On a recent morning, Sholanda Jackson dropped off her 8-year-old son at drum lessons before heading into work at an Oakland nonprofit.

It sounds like a routine day for a mom — and it is. But for Jackson, it’s also  a remarkable turnaround: She spent her 20s addicted to crack and in and out of prison 13 times.

Her mother gave Jackson her first taste of the addictive drug when she was a teenager. On Christmas Day when she was 18, Jackson went to jail for the first time — and she cycled in and out of the system until her early 30s, when a public defender asked if she was interested in drug treatment.

Now Jackson has been sober 11 years. She’s married, living in Hayward, has earned her bachelor’s degree in social services and hopes to pursue a master’s degree. She works at Operation Dignity, which aids homeless veterans, and volunteers with Oakland Communty Organizations, helping tell people about Proposition 47 and other programs.

“People said I was hopeless, right? The parole officer, the parole board, when I was in prison. They said, ‘She’s hopeless.’ But that’s not true. I don’t think there’s such a thing,” Jackson said recently as she recalled her turbulent past.

Many of the changes Jackson has made are thanks to her sobriety and hard work. But she’s also getting help from a California ballot measure passed last November by state voters. Proposition 47 reduced many nonviolent felonies — such as drug possession and theft charges — to misdemeanors, and it allows people previously convicted of those crimes to petition a court to wipe those felonies from their record.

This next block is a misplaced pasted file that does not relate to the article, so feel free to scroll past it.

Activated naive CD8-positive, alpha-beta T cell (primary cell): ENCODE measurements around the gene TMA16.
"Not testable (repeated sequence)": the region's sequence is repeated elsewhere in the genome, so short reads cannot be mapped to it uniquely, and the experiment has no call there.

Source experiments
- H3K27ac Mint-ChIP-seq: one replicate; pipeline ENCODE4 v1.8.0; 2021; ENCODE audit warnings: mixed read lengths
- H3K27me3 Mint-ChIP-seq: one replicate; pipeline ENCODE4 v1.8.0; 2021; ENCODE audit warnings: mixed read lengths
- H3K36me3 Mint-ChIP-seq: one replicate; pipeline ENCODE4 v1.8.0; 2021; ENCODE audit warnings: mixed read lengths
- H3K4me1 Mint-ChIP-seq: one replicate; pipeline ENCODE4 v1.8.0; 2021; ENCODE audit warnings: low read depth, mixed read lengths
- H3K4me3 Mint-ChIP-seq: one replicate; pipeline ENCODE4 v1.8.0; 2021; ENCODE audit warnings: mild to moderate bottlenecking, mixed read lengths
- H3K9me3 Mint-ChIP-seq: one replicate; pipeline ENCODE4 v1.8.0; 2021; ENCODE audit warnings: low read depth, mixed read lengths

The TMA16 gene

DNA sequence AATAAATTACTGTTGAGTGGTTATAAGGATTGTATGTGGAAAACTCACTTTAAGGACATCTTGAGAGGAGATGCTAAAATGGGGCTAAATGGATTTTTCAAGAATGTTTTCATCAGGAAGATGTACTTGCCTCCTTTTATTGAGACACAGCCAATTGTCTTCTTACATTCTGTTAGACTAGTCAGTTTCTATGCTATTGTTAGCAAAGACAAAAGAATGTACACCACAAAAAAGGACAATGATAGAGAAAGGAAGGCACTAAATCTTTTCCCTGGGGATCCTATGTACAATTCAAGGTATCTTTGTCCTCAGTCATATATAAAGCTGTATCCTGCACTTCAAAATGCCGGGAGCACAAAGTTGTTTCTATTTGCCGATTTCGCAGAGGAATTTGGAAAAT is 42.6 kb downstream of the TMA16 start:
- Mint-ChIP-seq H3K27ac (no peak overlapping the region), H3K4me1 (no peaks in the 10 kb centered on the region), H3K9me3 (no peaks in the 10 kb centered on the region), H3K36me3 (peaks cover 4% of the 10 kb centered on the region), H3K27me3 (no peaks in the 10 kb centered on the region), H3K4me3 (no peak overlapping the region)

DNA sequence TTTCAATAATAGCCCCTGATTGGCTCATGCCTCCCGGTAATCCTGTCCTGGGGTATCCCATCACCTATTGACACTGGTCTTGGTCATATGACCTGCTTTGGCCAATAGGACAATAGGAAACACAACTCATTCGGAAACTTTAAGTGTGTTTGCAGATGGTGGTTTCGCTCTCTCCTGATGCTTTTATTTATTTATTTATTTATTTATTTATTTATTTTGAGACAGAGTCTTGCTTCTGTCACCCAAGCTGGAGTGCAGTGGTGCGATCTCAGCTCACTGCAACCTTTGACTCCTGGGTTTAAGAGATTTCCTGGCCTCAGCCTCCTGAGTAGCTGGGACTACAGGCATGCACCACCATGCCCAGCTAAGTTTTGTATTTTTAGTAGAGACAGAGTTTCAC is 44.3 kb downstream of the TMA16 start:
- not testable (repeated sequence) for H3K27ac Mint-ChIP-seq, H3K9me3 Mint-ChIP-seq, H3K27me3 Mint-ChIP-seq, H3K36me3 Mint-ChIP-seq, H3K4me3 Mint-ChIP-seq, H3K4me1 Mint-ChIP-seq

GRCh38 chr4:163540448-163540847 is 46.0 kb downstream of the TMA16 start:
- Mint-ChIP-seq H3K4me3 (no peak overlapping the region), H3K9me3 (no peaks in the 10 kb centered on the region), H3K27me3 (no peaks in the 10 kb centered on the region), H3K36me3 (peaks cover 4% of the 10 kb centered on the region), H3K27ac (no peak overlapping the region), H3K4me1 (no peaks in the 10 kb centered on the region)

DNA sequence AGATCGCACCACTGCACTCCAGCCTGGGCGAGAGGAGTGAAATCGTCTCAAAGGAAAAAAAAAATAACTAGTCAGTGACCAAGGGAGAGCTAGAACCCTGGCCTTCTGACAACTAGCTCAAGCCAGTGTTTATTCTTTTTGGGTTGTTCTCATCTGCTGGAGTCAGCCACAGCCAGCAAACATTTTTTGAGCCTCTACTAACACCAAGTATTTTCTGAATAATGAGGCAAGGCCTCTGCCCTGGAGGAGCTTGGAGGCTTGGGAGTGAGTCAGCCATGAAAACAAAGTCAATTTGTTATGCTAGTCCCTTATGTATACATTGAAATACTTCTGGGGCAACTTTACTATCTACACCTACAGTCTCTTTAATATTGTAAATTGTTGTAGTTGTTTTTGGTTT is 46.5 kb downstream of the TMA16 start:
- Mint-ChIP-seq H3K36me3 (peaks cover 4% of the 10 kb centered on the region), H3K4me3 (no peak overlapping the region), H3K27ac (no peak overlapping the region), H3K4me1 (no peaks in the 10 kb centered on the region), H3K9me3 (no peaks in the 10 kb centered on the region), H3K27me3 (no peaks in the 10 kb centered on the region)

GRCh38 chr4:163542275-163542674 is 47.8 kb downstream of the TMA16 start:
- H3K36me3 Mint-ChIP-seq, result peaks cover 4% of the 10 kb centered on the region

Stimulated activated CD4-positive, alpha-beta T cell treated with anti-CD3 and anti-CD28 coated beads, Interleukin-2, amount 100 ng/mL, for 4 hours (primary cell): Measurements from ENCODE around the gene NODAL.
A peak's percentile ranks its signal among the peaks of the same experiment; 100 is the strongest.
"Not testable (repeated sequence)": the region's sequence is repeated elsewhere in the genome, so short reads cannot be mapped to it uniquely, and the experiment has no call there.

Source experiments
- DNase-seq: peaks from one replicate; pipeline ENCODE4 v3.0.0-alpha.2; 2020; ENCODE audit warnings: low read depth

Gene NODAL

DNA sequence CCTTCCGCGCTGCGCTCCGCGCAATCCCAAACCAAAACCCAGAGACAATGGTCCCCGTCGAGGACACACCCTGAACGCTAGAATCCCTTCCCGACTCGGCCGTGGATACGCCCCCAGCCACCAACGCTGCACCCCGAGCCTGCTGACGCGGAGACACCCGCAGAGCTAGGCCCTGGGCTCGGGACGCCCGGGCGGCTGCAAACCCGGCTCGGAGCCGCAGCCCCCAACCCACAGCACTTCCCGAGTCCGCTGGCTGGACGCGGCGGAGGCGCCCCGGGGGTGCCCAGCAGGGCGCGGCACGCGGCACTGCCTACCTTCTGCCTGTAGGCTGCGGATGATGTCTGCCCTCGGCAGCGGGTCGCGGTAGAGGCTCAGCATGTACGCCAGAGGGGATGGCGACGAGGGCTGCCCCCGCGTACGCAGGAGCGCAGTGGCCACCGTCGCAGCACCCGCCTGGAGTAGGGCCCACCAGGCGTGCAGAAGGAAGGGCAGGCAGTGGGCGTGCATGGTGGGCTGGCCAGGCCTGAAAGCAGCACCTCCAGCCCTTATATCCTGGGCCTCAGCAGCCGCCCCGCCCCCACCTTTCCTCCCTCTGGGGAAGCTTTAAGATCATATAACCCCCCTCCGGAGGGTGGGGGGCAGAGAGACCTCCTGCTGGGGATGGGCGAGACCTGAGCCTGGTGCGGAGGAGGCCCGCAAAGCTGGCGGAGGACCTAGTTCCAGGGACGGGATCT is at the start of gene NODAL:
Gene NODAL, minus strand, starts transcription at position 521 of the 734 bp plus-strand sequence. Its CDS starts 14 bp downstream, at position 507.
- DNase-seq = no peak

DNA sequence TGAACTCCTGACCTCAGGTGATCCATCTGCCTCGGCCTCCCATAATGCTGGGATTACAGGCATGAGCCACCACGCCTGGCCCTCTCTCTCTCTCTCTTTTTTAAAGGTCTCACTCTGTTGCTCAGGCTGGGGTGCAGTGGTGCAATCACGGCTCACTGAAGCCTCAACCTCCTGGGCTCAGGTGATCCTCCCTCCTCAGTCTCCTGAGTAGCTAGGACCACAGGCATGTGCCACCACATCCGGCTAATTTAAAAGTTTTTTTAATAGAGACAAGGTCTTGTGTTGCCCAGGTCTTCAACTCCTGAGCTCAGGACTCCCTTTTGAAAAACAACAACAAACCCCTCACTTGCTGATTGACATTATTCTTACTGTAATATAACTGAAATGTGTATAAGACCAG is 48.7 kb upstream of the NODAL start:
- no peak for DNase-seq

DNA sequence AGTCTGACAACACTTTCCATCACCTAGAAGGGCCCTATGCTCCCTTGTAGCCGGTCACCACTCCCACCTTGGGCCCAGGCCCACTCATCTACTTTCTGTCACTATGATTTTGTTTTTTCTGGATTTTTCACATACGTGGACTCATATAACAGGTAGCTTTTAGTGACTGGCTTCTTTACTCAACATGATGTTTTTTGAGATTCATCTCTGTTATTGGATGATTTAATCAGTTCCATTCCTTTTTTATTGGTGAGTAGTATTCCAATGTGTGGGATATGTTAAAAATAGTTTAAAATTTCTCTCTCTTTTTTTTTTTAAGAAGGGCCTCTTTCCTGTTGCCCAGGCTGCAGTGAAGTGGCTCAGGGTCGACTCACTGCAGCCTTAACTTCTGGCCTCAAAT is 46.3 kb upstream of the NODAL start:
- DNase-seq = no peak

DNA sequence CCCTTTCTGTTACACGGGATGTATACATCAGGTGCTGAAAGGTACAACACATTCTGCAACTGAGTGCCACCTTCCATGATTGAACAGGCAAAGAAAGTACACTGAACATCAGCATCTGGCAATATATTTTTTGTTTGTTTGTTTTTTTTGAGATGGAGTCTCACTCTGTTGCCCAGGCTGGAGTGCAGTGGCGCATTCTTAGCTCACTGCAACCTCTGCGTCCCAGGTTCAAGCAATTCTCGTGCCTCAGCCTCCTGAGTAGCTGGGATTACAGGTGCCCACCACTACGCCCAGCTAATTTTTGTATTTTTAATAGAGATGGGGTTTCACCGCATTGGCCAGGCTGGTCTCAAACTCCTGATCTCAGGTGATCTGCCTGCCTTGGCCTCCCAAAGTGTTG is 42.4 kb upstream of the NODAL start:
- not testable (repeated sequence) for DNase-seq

For Jackson, it’s an opportunity to literally wipe the slate clean, something that could allow her to pursue career opportunities once out of reach.

She’s hoping to get a master’s degree in social work, and says a record free of felonies could be key to making career moves.

Sholonda Jackson's degrees are displayed in her Hayward home.
Sholonda Jackson’s degrees are displayed in her Hayward home. (Marisa Lagos/KQED)

“Even though right now it’s not affecting me as far as work, when I get my master’s degree, what if I want to go work for the VA or for Kaiser?” she said. “I’m sure it would come up … I think if I got it all off my record … then I would be free to move around.”

San Francisco resident Sofala Mayfield also got a second chance, thanks to Prop. 47.

His life began to fall apart in his teens, after his grandmother suffered a stroke and his mother fell back into drug addiction. After a series of minor run-ins with the law as a teenager, he was convicted of felony theft two years ago for stealing an iPhone.

Sholonda Jackson sits at her desk in Oakland.
Sholonda Jackson sits at her desk in Oakland. (Marisa Lagos/KQED)

Mayfield has three younger siblings that live with him. But he said when he got out of jail, he couldn’t find a job.

“I didn’t get any calls back, I would call them back — our hiring manager’s not in, you know. I just had a feeling that’s what it was, just me having the felony on my record and stuff,” he said.